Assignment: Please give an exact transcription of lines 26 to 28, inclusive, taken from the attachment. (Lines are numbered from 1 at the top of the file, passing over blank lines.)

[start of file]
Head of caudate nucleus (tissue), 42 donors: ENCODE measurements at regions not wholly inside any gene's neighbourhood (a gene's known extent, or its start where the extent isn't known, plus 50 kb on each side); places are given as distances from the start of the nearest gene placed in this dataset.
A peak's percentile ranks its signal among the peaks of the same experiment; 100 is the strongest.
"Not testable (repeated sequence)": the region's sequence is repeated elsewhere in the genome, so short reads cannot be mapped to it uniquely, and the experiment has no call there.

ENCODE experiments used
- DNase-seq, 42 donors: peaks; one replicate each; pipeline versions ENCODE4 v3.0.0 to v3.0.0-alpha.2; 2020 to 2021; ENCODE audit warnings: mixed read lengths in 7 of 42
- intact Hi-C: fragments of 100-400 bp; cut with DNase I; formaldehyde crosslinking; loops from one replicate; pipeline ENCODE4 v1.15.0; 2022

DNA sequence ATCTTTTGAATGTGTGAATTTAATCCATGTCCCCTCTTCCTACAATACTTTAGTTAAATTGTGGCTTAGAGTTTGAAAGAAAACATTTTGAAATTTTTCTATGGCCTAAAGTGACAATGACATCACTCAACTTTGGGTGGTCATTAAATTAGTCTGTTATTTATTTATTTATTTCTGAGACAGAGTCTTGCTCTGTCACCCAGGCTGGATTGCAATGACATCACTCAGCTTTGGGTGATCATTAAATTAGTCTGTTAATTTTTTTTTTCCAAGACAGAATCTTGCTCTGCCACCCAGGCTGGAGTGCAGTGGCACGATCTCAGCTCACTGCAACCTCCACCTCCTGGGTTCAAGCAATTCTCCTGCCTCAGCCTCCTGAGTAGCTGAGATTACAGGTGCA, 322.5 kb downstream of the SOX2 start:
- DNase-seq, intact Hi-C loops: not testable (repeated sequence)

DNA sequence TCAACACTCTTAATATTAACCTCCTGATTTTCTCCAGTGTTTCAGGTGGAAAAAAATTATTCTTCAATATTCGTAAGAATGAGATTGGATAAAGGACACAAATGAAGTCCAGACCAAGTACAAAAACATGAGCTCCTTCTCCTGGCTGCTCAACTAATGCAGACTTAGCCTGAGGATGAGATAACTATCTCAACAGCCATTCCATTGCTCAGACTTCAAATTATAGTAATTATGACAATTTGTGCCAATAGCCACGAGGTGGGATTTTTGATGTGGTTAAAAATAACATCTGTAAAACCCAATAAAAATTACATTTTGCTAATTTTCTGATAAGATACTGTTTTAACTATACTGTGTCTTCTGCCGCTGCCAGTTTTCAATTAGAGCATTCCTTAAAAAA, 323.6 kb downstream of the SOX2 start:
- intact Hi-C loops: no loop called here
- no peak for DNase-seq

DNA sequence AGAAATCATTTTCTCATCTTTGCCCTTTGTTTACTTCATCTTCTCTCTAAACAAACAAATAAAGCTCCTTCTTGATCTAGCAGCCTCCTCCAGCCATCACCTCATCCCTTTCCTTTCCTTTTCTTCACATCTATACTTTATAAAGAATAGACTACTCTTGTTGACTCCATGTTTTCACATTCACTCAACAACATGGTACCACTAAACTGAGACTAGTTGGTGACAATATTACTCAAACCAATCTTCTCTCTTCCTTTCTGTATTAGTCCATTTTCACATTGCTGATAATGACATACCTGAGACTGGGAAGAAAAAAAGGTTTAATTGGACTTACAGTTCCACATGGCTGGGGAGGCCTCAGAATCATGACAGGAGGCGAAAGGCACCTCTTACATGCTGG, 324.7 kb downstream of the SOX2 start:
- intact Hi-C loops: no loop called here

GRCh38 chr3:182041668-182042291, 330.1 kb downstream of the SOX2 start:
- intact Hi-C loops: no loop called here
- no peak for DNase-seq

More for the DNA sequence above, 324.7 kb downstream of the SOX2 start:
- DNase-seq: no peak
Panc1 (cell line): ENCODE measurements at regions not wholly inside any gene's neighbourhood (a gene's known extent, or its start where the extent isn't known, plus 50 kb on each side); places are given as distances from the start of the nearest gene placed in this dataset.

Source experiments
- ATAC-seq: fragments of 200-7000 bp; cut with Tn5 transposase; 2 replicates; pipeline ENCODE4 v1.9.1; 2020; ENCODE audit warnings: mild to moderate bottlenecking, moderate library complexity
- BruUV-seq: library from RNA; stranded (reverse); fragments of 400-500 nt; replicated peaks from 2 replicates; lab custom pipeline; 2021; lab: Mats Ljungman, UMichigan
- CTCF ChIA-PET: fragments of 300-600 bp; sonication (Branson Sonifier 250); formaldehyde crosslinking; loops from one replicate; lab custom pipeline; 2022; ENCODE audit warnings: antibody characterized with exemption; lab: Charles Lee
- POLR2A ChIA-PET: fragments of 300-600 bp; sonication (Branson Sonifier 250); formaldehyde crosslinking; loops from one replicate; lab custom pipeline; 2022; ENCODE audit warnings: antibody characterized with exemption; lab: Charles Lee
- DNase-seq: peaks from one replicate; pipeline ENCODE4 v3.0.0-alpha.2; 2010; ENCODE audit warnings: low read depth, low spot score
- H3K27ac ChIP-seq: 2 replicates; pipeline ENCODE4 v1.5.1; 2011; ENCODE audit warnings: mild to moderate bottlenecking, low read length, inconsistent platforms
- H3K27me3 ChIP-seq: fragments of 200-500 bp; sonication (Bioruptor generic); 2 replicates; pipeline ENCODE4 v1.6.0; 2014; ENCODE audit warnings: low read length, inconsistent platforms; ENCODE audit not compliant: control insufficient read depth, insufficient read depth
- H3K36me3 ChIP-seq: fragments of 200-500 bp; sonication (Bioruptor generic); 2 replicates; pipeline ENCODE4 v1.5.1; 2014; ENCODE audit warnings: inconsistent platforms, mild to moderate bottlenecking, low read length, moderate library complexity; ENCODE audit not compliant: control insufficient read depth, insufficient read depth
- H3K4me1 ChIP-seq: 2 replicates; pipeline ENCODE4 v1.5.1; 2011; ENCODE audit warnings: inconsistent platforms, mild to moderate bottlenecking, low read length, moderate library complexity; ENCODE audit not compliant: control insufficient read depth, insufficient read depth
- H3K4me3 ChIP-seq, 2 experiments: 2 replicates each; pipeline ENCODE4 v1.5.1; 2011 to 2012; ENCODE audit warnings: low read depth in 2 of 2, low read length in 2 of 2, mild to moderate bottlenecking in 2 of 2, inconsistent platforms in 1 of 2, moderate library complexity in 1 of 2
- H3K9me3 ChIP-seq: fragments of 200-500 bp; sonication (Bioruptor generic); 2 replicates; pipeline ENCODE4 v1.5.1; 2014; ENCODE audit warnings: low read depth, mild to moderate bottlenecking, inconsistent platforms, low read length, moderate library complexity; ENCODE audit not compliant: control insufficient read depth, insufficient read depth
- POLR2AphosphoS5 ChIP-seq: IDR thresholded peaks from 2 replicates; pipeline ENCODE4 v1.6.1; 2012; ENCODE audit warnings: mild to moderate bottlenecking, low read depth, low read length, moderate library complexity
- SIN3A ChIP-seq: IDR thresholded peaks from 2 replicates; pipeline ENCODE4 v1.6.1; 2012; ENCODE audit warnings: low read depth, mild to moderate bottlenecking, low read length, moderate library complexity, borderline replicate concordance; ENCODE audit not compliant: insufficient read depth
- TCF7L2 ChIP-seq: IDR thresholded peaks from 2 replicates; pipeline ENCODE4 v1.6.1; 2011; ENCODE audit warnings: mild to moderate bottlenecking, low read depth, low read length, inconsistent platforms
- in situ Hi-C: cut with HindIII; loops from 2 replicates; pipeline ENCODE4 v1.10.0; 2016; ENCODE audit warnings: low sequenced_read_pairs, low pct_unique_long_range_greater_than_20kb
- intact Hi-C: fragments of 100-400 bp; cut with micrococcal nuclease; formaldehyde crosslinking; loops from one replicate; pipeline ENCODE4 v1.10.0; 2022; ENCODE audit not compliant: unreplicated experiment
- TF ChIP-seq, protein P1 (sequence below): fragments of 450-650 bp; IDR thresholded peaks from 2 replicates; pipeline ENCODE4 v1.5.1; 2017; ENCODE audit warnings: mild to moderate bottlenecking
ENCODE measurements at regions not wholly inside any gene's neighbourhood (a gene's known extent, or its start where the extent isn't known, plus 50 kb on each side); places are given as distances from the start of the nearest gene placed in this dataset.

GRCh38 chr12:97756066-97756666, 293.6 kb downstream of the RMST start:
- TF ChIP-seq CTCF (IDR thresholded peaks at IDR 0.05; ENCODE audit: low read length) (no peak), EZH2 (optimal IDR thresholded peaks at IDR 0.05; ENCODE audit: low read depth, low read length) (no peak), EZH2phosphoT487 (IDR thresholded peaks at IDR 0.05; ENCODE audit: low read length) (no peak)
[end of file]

- H3K27ac ChIP-seq: 2 replicates; pipeline ENCODE4 v1.5.1; 2011; ENCODE audit warnings: mild to moderate bottlenecking, low read length, inconsistent platforms
- H3K27me3 ChIP-seq: fragments of 200-500 bp; sonication (Bioruptor generic); 2 replicates; pipeline ENCODE4 v1.6.0; 2014; ENCODE audit warnings: low read length, inconsistent platforms; ENCODE audit not compliant: control insufficient read depth, insufficient read depth
- H3K36me3 ChIP-seq: fragments of 200-500 bp; sonication (Bioruptor generic); 2 replicates; pipeline ENCODE4 v1.5.1; 2014; ENCODE audit warnings: inconsistent platforms, mild to moderate bottlenecking, low read length, moderate library complexity; ENCODE audit not compliant: control insufficient read depth, insufficient read depth